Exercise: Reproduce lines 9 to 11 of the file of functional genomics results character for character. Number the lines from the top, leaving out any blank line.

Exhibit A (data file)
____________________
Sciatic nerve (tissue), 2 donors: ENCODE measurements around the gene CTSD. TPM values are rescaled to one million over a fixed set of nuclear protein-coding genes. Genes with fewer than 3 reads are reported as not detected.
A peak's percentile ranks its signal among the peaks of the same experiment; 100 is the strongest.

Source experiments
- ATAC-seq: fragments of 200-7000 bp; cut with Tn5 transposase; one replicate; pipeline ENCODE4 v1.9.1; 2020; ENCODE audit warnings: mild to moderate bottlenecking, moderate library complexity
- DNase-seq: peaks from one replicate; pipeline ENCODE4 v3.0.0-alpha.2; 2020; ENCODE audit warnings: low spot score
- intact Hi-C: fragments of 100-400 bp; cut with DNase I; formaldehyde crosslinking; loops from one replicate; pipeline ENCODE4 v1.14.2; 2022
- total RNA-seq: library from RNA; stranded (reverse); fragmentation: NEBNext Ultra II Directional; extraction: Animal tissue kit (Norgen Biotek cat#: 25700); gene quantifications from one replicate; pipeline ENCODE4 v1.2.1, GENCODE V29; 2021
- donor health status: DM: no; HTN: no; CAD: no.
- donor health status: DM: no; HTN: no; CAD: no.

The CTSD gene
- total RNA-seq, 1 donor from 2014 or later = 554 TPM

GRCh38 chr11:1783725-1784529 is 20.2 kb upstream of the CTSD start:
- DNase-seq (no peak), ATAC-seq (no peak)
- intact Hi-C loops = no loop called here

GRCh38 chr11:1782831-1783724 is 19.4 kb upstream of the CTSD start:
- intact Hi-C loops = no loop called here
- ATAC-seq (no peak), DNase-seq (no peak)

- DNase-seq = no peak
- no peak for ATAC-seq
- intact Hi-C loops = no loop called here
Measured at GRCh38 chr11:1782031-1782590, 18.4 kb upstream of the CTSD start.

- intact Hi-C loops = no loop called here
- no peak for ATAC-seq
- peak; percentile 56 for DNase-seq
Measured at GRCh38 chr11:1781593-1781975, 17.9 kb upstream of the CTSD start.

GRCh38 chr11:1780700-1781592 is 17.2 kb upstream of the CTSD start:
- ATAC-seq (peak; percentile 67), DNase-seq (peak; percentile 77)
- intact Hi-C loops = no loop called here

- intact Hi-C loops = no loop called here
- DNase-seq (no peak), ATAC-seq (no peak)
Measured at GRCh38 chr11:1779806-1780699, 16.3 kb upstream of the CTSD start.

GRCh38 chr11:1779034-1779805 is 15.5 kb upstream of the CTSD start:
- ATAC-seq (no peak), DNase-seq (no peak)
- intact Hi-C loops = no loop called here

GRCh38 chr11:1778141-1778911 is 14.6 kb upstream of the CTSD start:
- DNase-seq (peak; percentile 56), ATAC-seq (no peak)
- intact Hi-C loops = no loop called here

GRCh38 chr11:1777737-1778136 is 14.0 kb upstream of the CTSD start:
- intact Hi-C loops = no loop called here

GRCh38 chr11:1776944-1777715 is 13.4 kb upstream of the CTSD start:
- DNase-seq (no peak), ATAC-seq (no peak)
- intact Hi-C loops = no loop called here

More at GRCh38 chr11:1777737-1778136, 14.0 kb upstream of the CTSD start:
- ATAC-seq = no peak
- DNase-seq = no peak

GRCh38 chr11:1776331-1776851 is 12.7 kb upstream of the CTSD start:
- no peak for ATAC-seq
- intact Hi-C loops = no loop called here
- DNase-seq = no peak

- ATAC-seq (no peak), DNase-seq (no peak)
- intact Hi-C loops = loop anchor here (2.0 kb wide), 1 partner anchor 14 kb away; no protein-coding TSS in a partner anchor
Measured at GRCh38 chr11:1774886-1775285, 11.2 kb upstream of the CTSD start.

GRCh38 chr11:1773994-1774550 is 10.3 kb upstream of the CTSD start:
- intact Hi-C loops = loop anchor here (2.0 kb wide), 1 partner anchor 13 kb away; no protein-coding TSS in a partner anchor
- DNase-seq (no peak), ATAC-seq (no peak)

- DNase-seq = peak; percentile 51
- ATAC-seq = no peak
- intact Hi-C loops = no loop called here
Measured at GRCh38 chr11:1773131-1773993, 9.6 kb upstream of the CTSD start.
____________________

- donor health status: DM: no; HTN: no; CAD: no.

The CTSD gene
- total RNA-seq, 1 donor from 2014 or later = 554 TPM